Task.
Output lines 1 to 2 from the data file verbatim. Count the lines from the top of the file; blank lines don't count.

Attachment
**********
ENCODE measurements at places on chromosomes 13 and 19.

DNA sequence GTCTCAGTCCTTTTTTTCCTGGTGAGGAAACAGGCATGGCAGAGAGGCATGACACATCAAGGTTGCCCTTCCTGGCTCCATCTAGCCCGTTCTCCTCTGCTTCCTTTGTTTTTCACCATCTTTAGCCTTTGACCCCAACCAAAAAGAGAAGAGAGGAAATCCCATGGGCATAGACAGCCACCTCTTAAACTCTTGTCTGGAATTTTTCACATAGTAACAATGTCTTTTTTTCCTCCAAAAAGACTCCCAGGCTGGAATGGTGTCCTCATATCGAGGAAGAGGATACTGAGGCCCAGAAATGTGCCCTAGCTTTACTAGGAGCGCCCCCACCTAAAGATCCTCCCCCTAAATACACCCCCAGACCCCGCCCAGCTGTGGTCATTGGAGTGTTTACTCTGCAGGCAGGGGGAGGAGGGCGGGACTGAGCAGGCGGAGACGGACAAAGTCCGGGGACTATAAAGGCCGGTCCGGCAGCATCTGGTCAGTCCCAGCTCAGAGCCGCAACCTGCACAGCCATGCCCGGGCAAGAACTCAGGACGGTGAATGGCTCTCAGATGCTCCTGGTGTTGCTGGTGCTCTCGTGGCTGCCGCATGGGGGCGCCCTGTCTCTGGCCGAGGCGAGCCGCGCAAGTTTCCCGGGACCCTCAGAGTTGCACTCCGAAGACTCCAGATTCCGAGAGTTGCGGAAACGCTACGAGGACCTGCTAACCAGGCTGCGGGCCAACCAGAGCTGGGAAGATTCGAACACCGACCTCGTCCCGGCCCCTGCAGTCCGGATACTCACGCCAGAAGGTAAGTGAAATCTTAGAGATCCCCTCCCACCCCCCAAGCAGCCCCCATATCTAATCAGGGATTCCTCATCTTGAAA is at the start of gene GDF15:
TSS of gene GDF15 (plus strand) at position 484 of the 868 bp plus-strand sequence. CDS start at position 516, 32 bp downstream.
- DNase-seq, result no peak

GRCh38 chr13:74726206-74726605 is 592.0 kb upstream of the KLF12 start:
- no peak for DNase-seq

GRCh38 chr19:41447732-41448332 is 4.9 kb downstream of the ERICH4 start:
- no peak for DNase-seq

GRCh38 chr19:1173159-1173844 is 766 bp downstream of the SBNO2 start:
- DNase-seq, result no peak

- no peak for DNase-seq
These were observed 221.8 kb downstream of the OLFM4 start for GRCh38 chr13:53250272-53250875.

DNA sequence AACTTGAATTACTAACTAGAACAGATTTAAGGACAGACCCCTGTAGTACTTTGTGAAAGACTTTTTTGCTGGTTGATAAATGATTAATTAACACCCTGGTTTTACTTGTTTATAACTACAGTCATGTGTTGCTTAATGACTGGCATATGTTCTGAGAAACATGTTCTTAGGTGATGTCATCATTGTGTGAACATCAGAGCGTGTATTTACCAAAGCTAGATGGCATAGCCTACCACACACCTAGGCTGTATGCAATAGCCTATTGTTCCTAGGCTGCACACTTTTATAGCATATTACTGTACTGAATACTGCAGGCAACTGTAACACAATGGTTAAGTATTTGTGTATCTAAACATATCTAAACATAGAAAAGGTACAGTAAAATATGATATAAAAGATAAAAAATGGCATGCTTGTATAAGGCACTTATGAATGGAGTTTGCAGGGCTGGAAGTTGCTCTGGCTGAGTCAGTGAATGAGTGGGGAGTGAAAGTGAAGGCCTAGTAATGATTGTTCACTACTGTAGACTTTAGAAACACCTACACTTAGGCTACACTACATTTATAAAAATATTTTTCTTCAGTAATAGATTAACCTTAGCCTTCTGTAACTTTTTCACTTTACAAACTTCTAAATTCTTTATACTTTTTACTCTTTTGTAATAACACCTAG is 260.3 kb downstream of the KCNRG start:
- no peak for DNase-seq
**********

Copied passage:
ENCODE measurements at places on chromosomes 13 and 19.

DNA sequence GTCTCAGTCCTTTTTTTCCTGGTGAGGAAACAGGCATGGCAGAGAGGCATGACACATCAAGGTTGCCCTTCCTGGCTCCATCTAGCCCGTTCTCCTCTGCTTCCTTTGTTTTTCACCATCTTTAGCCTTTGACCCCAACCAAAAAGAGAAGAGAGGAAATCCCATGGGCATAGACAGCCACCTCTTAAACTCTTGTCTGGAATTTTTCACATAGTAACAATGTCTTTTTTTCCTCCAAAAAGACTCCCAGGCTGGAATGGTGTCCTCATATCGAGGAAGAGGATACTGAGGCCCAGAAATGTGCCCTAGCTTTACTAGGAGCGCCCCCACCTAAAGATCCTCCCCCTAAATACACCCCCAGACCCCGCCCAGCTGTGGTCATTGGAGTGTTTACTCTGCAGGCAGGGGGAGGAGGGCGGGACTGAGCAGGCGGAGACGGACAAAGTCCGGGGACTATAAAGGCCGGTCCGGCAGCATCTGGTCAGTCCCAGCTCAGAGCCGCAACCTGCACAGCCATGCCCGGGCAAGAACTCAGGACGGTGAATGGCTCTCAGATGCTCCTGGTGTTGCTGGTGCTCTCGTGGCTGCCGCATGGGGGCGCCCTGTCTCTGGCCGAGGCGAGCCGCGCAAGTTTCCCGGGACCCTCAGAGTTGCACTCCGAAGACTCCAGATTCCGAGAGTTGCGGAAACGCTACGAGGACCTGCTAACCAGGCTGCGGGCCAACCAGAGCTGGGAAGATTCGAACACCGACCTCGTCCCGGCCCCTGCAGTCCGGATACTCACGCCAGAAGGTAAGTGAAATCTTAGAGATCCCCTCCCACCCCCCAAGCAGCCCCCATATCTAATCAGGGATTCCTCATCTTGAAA is at the start of gene GDF15: